However, there is still a long road ahead for gender equality and parity in Ireland and around the world. Despite some modest gains in some regions in the world, millions of women are losing ground in their quest for equality in the world of work, with large gender pay gaps remaining across the global labour market, according to a new report prepared by the United Nations International Labour Organisation. A recent study from the World Economic Forum also shows that gender parity may take 117 years to achieve if we continue at the current rate of change. Women today are at the same pay levels as men were in 2006. Women are being left behind. Women around the world still suffer gender based violence- discrimination and inequality. Around the world the battle is far from won. And this is where development can play a key role.
What is the plan to achieve equality:
There is an urgency when it comes to gender equality. We now have a strong global pathway to achieving this equality through The Sustainable Development Goals. This is a global agreement which sets out an action plan to end poverty and injustice and gender equality is a key part of that plan. Nearly all of the agenda’s goals have a gender component, with Goal 5 focussing specifically on gender equality. Goal 5: Achieve gender equality and empower all women and girls.
Find out more about Goal 5 and what it means for gender equality here.
See the Dóchas Gender Empowerment Knowledge Hub for why gender empowerment is so important in international development.
For more how women are affected by each of the Sustainable Development Goals see the UN women and the SDGs briefing.
“Getting to Equal by 2030: The Future is Now,” highlights the importance of addressing these gaps in equality and parity if the Sustainable Development Goals (SDGs) are to be achieved.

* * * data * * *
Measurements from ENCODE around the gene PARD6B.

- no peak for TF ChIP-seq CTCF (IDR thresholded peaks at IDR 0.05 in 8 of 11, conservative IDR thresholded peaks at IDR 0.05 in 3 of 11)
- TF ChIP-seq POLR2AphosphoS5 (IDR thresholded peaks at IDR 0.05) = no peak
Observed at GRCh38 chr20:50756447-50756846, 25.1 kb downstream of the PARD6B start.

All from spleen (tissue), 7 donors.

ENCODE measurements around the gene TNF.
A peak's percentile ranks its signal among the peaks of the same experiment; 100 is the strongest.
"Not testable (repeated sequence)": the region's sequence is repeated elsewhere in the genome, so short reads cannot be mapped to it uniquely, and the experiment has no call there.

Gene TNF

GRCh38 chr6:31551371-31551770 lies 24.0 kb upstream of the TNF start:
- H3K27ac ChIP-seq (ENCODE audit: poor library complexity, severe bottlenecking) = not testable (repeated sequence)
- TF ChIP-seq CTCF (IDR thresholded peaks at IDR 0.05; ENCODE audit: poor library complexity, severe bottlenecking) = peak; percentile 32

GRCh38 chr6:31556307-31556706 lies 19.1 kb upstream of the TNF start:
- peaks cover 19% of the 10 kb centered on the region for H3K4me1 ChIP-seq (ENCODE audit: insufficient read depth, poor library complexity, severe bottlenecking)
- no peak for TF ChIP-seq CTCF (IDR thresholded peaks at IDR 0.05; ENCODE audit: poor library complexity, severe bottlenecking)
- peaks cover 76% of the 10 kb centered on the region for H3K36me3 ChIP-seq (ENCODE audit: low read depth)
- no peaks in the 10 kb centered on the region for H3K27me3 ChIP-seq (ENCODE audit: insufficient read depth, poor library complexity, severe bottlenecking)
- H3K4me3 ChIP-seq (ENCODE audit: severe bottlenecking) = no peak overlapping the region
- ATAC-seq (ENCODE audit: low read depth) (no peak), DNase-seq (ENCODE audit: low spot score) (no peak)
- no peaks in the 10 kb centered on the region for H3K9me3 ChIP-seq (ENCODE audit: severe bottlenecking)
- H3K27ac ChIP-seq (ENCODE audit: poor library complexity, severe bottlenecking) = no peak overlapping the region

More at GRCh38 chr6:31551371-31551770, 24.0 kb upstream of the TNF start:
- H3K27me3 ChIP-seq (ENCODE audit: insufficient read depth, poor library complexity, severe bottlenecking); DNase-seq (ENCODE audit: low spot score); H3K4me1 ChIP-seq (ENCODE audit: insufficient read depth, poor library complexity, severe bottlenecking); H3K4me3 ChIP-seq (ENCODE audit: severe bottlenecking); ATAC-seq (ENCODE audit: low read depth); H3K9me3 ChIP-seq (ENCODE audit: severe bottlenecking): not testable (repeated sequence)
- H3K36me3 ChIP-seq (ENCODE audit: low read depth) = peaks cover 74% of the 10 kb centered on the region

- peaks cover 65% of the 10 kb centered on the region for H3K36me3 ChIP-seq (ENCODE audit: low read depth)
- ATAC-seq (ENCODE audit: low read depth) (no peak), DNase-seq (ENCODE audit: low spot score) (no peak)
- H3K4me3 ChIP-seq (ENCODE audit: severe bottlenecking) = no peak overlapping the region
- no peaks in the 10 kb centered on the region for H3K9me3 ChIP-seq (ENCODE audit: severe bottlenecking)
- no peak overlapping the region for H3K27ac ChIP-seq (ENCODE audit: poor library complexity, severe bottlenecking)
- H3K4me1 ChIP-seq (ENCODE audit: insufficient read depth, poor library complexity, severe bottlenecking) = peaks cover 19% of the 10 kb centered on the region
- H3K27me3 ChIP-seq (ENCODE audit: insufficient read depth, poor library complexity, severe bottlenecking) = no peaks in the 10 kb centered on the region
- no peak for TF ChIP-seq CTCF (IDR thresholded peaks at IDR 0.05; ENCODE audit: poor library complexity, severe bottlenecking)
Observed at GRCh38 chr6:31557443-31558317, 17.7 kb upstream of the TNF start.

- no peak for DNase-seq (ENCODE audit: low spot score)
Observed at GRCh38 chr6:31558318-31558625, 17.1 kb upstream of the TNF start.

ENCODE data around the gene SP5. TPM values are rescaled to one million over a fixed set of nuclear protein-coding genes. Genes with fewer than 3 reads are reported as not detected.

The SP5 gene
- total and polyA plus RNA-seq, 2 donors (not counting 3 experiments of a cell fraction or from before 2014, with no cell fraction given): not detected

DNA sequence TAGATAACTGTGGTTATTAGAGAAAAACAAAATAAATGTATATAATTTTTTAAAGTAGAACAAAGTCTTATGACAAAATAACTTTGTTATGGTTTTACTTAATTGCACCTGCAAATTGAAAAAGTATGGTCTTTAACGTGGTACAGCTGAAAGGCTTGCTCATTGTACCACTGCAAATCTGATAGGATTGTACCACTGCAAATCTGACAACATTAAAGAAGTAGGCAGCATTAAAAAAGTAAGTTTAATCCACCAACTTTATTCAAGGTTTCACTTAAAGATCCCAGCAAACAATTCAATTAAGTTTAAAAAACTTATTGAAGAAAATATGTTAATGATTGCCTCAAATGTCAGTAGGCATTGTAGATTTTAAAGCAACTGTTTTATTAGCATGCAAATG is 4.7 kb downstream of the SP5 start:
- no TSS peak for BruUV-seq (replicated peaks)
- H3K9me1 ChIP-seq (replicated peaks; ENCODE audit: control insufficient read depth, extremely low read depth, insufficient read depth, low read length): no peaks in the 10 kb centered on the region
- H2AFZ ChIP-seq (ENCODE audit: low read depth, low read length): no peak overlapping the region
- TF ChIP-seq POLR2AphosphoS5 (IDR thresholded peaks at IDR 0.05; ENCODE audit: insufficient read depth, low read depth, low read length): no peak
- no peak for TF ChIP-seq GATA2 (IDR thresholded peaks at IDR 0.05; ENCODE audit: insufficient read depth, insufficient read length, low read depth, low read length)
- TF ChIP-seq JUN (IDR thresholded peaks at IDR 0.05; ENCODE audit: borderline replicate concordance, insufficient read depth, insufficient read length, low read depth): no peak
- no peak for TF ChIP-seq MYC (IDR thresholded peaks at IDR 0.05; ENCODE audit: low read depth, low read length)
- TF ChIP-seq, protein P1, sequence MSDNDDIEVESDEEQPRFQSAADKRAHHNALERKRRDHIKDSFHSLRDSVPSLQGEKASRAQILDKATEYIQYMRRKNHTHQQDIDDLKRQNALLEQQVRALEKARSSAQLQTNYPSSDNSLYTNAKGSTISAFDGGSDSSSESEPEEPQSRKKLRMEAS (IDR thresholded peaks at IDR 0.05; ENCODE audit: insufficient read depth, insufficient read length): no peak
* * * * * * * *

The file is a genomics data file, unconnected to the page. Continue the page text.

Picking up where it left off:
For these goals to be achieved, everyone needs to get involved. Join the fight for equality.
How you can get involved:
Social Media: This year the theme of International Women's Day is parity. Why not make your personal #PledgeforParity
Get social media pledge cards here
Become an activist for change in your daily life: Get involved and become an activist for change in your organisations or in your communities- you'll find resources and ways you can help here.
Go to a Women's Day Event:
The Audience takes centre stage in an interactive play running this week, produced in conjunction with ActionAid: “Safe Cities for Women – You reACT” will run in Players Theatre, Trinity College at 7.30 pm on Monday 7th and Friday 11th March and the Stagg's Head, 1 Dame Court, at 7.30pm on Wednesday 9th March – Find out more here.
Empowerment is Magic: To Mark the International Women's Day, Wezesha Dada in co-operation with the Irish School of Ecumenics is hosting a seminar: “Empowerment is the Magic”, Accelerating the 2030 Agenda. The Wezesha report “Healing the wounds of War” will be launched on the day. 10 March 2016, 2:00pm - 4:30pm. For more information/ to register go here.
TIDI / DSAI Seminar: Gender, Violence and Conflict, Tuesday 8 March 2016; Time: 16:30 – 18:00, TRISS Seminar Room, Room C6.002 (6th Floor), Arts Building, Trinity College Dublin.
The National Women’s Council of Ireland is hosting a series of events across the country. Find out more here.
Keep an eye on the Dóchas Wednesday News for more events taking place around the country.